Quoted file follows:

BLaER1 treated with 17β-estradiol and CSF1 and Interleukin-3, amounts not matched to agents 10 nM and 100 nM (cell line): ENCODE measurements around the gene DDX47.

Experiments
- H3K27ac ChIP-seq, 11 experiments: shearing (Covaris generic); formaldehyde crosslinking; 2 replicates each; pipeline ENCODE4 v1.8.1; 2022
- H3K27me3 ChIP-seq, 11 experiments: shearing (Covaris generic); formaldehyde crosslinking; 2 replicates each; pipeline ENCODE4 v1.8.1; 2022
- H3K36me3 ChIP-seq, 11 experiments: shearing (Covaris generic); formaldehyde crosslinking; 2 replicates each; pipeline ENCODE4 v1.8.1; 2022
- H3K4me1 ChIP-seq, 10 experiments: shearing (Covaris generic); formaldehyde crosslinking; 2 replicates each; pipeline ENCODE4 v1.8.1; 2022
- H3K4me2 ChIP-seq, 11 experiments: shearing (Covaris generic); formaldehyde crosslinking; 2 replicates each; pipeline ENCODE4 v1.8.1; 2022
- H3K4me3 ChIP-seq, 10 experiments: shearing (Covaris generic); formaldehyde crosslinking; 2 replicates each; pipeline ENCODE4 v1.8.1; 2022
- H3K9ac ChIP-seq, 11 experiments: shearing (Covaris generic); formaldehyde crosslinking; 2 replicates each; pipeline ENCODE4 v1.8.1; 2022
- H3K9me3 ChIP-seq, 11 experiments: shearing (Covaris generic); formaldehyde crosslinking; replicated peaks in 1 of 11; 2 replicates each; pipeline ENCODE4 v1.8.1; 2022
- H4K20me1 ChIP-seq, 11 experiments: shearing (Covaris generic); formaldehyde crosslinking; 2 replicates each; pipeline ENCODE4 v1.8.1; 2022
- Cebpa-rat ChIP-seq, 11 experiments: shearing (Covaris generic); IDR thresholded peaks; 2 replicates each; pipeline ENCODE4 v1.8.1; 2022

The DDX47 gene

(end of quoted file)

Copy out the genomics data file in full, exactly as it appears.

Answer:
BLaER1 treated with 17β-estradiol and CSF1 and Interleukin-3, amounts not matched to agents 10 nM and 100 nM (cell line): ENCODE measurements around the gene DDX47.

Experiments
- H3K27ac ChIP-seq, 11 experiments: shearing (Covaris generic); formaldehyde crosslinking; 2 replicates each; pipeline ENCODE4 v1.8.1; 2022
- H3K27me3 ChIP-seq, 11 experiments: shearing (Covaris generic); formaldehyde crosslinking; 2 replicates each; pipeline ENCODE4 v1.8.1; 2022
- H3K36me3 ChIP-seq, 11 experiments: shearing (Covaris generic); formaldehyde crosslinking; 2 replicates each; pipeline ENCODE4 v1.8.1; 2022
- H3K4me1 ChIP-seq, 10 experiments: shearing (Covaris generic); formaldehyde crosslinking; 2 replicates each; pipeline ENCODE4 v1.8.1; 2022
- H3K4me2 ChIP-seq, 11 experiments: shearing (Covaris generic); formaldehyde crosslinking; 2 replicates each; pipeline ENCODE4 v1.8.1; 2022
- H3K4me3 ChIP-seq, 10 experiments: shearing (Covaris generic); formaldehyde crosslinking; 2 replicates each; pipeline ENCODE4 v1.8.1; 2022
- H3K9ac ChIP-seq, 11 experiments: shearing (Covaris generic); formaldehyde crosslinking; 2 replicates each; pipeline ENCODE4 v1.8.1; 2022
- H3K9me3 ChIP-seq, 11 experiments: shearing (Covaris generic); formaldehyde crosslinking; replicated peaks in 1 of 11; 2 replicates each; pipeline ENCODE4 v1.8.1; 2022
- H4K20me1 ChIP-seq, 11 experiments: shearing (Covaris generic); formaldehyde crosslinking; 2 replicates each; pipeline ENCODE4 v1.8.1; 2022
- Cebpa-rat ChIP-seq, 11 experiments: shearing (Covaris generic); IDR thresholded peaks; 2 replicates each; pipeline ENCODE4 v1.8.1; 2022

The DDX47 gene